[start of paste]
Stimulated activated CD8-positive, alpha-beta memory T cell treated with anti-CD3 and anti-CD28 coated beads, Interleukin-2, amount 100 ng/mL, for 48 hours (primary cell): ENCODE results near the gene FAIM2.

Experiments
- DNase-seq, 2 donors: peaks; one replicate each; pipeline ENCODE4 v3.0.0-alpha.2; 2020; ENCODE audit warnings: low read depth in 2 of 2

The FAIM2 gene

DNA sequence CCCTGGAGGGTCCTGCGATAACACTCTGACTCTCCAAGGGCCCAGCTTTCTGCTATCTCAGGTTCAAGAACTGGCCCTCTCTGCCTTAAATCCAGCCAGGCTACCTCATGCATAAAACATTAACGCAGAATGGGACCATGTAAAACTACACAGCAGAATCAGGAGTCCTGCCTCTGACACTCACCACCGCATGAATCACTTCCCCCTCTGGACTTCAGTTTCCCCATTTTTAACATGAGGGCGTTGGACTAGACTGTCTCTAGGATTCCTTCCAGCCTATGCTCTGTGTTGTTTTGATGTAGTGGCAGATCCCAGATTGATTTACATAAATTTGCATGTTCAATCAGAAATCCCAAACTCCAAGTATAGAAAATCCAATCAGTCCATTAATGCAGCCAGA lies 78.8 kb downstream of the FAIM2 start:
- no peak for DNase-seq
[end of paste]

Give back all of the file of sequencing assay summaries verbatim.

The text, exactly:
Stimulated activated CD8-positive, alpha-beta memory T cell treated with anti-CD3 and anti-CD28 coated beads, Interleukin-2, amount 100 ng/mL, for 48 hours (primary cell): ENCODE results near the gene FAIM2.

Experiments
- DNase-seq, 2 donors: peaks; one replicate each; pipeline ENCODE4 v3.0.0-alpha.2; 2020; ENCODE audit warnings: low read depth in 2 of 2

The FAIM2 gene

DNA sequence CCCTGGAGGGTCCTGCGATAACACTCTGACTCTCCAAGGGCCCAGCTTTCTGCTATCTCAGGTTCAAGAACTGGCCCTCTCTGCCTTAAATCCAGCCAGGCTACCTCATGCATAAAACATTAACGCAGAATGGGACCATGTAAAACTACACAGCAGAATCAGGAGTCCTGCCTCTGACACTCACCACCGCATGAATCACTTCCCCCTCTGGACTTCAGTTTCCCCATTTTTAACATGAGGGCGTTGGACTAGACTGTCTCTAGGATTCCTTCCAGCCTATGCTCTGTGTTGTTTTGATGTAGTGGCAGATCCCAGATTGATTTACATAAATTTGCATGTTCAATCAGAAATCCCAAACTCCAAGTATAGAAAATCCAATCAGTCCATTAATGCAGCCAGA lies 78.8 kb downstream of the FAIM2 start:
- no peak for DNase-seq